Carney's complex

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Related to testicular tumor: testicular cancer

Carney's complex

Cardiology A variable clinical complex of mucocutaneous, visceral, and endocrine disorders, defined by ≥ 2 of the following
Carney's complex
Cardiac myxoma
Cutaneous myxoma
Mammary myxoid fibroma
Spotty mucocutaneous pigmentation
Lentigines, blue, junctional or compound nevi
Primary pigmented nodular adrenocortical disease
testicular tumor
large cell calcifying Sertoli cell tumors, often bilateral/multicentric
Pituitary hGH-secreting tumor
–Acromegaly or gigantism (MCP 1986; 61:165)
References in periodicals archive ?
In this article, a 16-year old boy with testicular tumor rupture who presented with findings of acute abdomen was presented in the ligth of the literature.
This was followed in turn by histological effects (126 chemicals, or 45%), sperm effects (58 chemicals, or 21%), testicular tumors (31 chemicals, or 11%), and malformations (18 chemicals, or 6.
Absence of vascularity is highly suggestive of infarction or abscess in contrast to testicular tumors or focal orchitis, which are usually hypervascular.
On the assumption that the presence of the testicular tumor had played a role in the development of muscle weakness, we performed left orchiectomy.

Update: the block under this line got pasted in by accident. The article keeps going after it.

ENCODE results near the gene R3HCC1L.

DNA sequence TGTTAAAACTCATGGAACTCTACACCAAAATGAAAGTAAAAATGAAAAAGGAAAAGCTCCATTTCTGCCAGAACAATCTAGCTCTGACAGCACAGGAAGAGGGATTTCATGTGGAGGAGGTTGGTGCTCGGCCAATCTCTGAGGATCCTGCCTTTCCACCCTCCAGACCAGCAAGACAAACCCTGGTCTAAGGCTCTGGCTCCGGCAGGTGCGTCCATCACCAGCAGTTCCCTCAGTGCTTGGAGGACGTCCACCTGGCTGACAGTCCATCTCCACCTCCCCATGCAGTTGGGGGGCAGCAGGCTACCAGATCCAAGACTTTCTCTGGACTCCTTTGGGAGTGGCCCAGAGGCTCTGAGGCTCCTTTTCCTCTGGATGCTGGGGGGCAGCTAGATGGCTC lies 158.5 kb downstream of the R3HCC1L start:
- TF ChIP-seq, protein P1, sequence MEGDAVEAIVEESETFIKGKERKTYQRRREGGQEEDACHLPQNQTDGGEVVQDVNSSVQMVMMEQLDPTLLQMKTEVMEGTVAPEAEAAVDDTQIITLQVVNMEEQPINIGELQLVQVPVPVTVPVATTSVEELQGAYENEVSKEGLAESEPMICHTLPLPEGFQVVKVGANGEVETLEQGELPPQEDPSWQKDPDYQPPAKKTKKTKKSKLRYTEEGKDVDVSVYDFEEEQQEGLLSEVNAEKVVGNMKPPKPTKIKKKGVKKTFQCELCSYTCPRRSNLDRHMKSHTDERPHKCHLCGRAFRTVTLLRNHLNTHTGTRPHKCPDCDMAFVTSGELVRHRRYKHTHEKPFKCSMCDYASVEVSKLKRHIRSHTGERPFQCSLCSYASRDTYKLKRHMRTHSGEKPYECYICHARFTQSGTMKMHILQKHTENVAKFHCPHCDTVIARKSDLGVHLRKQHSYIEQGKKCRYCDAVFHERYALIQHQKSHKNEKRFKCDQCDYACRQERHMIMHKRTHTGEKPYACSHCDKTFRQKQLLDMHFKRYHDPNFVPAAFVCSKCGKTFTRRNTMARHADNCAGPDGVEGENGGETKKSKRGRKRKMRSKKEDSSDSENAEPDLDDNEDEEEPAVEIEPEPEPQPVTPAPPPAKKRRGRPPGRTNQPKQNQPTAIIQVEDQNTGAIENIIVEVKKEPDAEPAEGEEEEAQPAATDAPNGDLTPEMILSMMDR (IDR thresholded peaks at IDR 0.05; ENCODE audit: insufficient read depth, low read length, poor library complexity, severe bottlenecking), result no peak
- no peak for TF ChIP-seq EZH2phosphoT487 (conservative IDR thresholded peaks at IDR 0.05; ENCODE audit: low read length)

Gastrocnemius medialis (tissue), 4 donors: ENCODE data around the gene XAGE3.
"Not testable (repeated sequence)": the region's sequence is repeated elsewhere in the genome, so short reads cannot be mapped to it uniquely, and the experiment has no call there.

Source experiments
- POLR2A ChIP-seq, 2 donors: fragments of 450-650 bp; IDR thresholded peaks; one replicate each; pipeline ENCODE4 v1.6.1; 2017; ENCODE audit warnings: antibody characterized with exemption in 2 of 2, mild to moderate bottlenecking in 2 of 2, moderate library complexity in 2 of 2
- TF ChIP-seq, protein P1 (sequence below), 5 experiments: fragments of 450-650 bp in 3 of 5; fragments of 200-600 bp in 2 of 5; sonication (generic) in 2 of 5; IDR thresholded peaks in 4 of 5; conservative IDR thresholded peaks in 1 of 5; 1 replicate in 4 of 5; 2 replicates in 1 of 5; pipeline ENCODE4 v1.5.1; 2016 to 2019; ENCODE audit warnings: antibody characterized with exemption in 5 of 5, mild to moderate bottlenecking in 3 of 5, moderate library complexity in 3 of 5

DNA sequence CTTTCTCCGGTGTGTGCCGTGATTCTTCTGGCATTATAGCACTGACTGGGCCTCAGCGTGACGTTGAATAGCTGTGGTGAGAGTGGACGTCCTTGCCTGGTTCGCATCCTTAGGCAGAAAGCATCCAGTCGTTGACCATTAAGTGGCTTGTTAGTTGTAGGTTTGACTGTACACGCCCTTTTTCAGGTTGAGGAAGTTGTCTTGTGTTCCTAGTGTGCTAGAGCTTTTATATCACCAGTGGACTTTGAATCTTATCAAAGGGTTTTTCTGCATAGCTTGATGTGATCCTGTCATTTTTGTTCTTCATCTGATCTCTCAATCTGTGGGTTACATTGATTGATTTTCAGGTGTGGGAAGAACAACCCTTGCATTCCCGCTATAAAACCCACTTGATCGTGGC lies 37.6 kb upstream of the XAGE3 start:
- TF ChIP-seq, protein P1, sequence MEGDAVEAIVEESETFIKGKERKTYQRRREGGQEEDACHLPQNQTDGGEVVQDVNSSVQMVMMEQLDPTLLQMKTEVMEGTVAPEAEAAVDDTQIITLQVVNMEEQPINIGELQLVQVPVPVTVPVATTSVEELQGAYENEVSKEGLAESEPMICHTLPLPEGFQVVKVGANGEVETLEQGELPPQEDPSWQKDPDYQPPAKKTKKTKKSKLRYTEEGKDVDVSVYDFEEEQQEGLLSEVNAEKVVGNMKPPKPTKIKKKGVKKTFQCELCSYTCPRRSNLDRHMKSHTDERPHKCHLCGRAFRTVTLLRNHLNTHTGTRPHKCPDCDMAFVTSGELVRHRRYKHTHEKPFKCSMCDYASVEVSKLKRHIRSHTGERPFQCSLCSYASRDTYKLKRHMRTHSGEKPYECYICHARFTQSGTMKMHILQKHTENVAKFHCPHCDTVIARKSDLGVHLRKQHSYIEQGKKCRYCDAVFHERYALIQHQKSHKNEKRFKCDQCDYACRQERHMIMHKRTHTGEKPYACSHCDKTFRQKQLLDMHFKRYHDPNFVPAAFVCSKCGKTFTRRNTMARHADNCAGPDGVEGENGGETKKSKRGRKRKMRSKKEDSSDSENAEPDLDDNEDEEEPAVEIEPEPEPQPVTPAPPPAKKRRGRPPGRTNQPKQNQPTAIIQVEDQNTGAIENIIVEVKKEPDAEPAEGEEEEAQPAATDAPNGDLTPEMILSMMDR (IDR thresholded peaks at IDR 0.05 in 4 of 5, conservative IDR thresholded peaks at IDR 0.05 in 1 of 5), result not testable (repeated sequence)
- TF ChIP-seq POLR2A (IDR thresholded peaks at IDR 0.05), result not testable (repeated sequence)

TABLE 1 Causes of gynecomastia (3,4) Physiologic Neonatal Adolescent Aging-related Drug induced Antiandrogens Antibiotics Antihypertensive agents GI agents Hormones Illicit drugs Psychiatric drugs Decreased androgen production Primary (testicular) hypogonadism Secondary (central) hypogonadism Decreased androgen effect or synthesis Androgen insensitivity syndrome 5[alpha]-Reductase deficiency 17-[beta]-Hydroxysteroid dehydrogenase deficiency Increased estrogen production Adrenal tumor Testicular tumor hCG-secreting tumor Familial aromatase excess syndrome Other Liver disease Thyrotoxicosis Obesity Renal disease Malnutrition GI, gastrointestinal; hCG, human chorionic gonadotropin.
Testicular tumor needs surgical treatment, chemotherapy and radiotherapy.
The histopathological type of testicular tumor correlated with the prognosis of the tumors.
Talic, "Granulosa cell tumor of the adult type: a case report and review of the literature of a very rare testicular tumor," Archives of Pathology and Laboratory Medicine, vol.
The overall accuracy for detection of testicular tumor was 100%.
Whether these tumors develop primarily at extragonadal sites or represent metastases of a primary testicular tumor remains uncertain.
In a small study comparing clinical exam with ultrasound for diagnosis of testicular tumor, the negative predictive value of ultrasound was 100%.
The inadequacy of the F344/N rat as a model for testicular cancer was a major issue for the testicular tumor breakout group.